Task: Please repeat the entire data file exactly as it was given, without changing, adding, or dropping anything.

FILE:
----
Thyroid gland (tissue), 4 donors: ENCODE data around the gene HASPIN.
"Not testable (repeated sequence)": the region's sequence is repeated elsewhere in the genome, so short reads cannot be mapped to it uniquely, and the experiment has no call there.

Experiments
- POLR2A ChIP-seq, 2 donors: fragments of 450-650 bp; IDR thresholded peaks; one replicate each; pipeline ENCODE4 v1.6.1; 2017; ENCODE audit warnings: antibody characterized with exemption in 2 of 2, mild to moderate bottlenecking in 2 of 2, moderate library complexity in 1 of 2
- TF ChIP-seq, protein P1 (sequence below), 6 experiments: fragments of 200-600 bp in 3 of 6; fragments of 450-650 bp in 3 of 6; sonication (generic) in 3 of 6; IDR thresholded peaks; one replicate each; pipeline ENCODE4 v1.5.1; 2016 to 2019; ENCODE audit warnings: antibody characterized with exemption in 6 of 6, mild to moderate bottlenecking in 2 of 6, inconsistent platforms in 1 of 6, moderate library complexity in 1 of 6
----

Thyroid gland (tissue), 4 donors: ENCODE data around the gene HASPIN.
"Not testable (repeated sequence)": the region's sequence is repeated elsewhere in the genome, so short reads cannot be mapped to it uniquely, and the experiment has no call there.

Experiments
- POLR2A ChIP-seq, 2 donors: fragments of 450-650 bp; IDR thresholded peaks; one replicate each; pipeline ENCODE4 v1.6.1; 2017; ENCODE audit warnings: antibody characterized with exemption in 2 of 2, mild to moderate bottlenecking in 2 of 2, moderate library complexity in 1 of 2
- TF ChIP-seq, protein P1 (sequence below), 6 experiments: fragments of 200-600 bp in 3 of 6; fragments of 450-650 bp in 3 of 6; sonication (generic) in 3 of 6; IDR thresholded peaks; one replicate each; pipeline ENCODE4 v1.5.1; 2016 to 2019; ENCODE audit warnings: antibody characterized with exemption in 6 of 6, mild to moderate bottlenecking in 2 of 6, inconsistent platforms in 1 of 6, moderate library complexity in 1 of 6